We were sitting at the Unicorn having enjoyed our usual galette complet, having discovered the joys of lait ribot for the first time – it’s amazing we’ve never come across it before given the number of times we’ve been to Brittany – when a couple of patrons behind us were suddenly drenched with water. It was quite shocking, not least of all for them. I can only assume it was because of the morning’s rain.
As our ferry moved into the dock at St Malo, the rain was belting down. We sat (along with the other passengers) and looked out into the wetness, our faces a study in grim. The grimness was also because of the announcement telling us that the usual gangplank was out of commission so we’d have to descend to the car deck and walk through the garage to disembark.
However, and fortuitously, the delay caused by the fact that we the foot passengers had to wait for the cars to vacate deck three meant we missed the rain which had conveniently stopped falling. I call that a win…though possibly not for the two patrons at the Unicorn who were drenched when the staff tried to unfurl the canopy above their heads.
The rest of the morning (and some of the afternoon) was sent wandering around St Malo, reacquainting ourselves with the familiar and the changed. Actually, there’s never much on the changed list though this boat, the Pilgrim, moored in the marina is definitely new given it was only built last year.
It is a 1/8 sized replica of a ship built in the 1600’s. It also contains a collection of Russian arts and crafts. It’s a sort of floating museum that sails the sea, stopping and delighting people around the globe.
Another new innovation for St Malo are wooden terraces stuck onto the front of cafes. While these mean that the narrowest of streets can still have outside seating, it also means that the footpaths disappear beneath them. That would be fine if there wasn’t any traffic. But there is. Which makes it irritating…except when you’re sitting on one.
I can only hope that some enterprising young person made a lot of money with an excellent idea rather than the council decided to do it for everyone.
New (for us anyway) is the big, mega-cool hotel at the top of the town. We had lunch there (the best Caesar salad I’ve ever had) and the place is amazing. The foyer of the hotel is decorated with giant pigs holding trays and a ceiling that is like looking into the petals of a tulip. Or so Mirinda reckons.
The whole place exudes the best in funky, modern design and takes advantage of some fantastic materials and concepts.
We had a jolly good wander, stopping at cafes for refreshment, having a read in the sun on the ramparts and window shopping in the sort of tourist shops where fathers tell their young children to touch with their eyes only for fear they’ll break everything in their excitement for tourist tat.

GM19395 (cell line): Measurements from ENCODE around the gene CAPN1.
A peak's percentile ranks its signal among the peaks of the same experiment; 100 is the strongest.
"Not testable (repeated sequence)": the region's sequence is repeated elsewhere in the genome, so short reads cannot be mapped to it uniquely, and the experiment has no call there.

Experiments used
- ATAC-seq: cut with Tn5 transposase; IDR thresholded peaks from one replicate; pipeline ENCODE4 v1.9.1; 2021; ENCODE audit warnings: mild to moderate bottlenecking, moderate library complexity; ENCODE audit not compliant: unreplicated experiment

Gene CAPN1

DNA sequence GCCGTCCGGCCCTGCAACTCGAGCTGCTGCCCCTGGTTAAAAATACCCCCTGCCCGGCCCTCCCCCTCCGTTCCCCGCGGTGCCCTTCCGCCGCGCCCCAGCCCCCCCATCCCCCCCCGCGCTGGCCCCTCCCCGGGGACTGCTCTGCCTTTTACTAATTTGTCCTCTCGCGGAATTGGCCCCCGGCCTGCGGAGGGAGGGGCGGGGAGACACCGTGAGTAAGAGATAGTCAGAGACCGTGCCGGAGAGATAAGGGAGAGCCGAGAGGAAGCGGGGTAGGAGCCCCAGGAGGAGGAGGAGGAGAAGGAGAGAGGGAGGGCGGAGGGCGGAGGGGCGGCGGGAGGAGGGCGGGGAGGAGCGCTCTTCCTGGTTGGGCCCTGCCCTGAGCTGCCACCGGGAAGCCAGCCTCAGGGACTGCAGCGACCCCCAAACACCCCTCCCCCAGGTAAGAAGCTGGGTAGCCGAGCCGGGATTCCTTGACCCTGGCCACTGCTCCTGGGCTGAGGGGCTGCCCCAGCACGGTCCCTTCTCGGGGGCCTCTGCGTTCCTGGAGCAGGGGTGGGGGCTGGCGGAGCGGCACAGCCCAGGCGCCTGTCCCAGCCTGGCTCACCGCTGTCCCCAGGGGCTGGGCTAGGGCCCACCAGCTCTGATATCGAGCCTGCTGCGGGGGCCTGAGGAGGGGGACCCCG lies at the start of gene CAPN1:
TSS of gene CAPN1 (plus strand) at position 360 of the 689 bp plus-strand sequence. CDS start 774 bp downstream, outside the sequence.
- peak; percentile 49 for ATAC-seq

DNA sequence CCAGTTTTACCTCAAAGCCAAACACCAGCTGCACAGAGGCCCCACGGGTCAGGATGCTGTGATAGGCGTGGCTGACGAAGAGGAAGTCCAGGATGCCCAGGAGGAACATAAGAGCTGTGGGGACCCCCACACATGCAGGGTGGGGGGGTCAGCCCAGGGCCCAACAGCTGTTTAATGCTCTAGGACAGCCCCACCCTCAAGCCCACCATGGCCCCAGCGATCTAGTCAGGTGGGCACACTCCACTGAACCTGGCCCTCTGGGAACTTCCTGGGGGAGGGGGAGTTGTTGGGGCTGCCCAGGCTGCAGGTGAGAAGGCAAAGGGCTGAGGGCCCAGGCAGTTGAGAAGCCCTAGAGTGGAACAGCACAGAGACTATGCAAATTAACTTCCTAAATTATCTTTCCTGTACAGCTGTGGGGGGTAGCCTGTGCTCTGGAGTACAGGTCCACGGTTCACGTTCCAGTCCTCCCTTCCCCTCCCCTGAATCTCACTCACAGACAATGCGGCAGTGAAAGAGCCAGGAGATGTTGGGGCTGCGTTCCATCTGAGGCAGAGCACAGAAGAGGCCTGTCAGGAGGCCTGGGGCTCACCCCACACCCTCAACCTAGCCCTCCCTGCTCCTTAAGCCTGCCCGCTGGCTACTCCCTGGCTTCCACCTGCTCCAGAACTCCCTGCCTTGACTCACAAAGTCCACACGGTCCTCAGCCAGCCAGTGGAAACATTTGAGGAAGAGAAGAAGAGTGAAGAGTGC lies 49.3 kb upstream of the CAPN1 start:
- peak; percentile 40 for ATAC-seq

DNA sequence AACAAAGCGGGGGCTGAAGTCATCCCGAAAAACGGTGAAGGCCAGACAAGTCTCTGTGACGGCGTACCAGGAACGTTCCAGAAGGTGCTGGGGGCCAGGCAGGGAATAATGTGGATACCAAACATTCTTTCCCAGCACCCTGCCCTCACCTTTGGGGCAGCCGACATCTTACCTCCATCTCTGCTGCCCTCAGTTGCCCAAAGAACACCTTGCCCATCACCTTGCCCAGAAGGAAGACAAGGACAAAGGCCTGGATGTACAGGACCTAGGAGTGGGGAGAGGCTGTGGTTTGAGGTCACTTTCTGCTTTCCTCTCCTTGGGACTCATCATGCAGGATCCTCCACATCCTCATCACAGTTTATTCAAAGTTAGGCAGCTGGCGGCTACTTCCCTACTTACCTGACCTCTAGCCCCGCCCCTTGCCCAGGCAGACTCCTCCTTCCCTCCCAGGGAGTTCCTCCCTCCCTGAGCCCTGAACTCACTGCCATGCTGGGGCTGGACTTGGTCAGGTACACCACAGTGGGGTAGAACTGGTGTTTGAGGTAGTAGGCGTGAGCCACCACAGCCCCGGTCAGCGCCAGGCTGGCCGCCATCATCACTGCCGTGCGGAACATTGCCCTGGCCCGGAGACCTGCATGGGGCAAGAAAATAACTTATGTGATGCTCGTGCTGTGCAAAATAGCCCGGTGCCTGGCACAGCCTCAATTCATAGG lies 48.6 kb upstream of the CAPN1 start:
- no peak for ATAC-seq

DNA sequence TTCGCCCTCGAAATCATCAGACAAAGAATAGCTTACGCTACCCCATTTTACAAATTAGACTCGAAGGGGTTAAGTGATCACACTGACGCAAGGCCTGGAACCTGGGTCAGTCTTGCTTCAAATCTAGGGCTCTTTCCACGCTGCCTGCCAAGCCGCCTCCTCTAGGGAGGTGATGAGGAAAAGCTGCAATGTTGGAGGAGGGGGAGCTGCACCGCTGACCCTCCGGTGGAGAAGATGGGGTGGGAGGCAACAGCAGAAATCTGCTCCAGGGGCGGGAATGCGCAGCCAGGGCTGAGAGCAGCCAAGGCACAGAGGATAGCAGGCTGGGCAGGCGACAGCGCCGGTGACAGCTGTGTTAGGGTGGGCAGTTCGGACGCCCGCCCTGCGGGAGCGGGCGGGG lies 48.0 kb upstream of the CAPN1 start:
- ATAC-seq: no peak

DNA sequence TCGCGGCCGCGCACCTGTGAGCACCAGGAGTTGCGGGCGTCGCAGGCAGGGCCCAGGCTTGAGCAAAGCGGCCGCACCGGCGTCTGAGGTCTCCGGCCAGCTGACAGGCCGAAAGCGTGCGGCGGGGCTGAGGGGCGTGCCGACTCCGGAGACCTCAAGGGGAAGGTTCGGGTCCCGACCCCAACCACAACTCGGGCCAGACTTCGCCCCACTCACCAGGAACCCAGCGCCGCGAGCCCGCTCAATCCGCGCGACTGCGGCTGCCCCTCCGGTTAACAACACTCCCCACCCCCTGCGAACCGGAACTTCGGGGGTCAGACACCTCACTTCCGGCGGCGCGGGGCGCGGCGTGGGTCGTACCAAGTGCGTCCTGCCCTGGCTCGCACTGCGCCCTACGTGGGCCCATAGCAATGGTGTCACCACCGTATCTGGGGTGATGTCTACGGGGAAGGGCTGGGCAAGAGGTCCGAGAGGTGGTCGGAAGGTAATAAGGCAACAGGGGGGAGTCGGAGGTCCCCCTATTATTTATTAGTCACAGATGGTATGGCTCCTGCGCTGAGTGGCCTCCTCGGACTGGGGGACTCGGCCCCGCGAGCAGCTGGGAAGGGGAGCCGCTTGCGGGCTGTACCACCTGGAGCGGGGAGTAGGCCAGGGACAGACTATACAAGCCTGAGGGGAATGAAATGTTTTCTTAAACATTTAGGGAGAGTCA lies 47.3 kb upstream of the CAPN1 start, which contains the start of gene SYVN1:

Eventually we could check into the Hotel Chateaubriand and retired for a while to contemplate the world behind our eyelids and the amazing view from the window.
After a lovely long rest which also featured the Russia v Spain World Cup game that saw yet another favourite leave the competition, we headed out to find some dinner. Little did we know how awful our dining companions would prove to be. As it was, we had a few pleasant surprises to fool us into a false sense of security first.
There was the troupe of various French period re-enactors playing drums and singing and leading reluctant donkeys up the road. They were advertising a wonderful night of fun, fireworks and frolics to occur at the end of July. Sadly we won’t be here.
We then decided to try a seafood restaurant that we’ve spotted on previous trips but never actually ventured into. And can I just say that the food was exquisite. And the wine. Sadly the same cannot be said for the table of very loud, opinionated Brexit voting Little Englanders whose heads were stuck so fast up each others arses that it’s a wonder they could taste their food.
They were so bad that when they left, everyone in the restaurant gave them a good long stare as if to try and ascertain what sort of human being could be so happy to tell the world how narrow minded, racist, and generally short sighted they are. Personally I think they had popped in from the days of the Raj for a short visit and I’m hoping they return as soon as possible. This group of people was one that cares little for anything but a past that did not exist and will never return.
They almost put us off our food but we successfully ignored them sufficiently enough to enjoy the delicious food and wine on offer. Madame and her two helpers (and the chef) made us feel very welcome and fed us to perfection. Le Chalut, for that is the name of the place, really was exceptional…as opposed to the horrid people we had to put up with.
After our repast we went for a stroll along the inner harbour, passed the tall ships, beyond the twin hulled competitor yachts to the huge trawler Chande Hermine which looked rather rusty but still quite seaworthy. Built in 1985, she freezes her catches on board as they are hauled out of the sea.
We then walked along the seafront, heading back to the security inside the town walls, our hotel and, finally, bed.
And not forgetting Mon…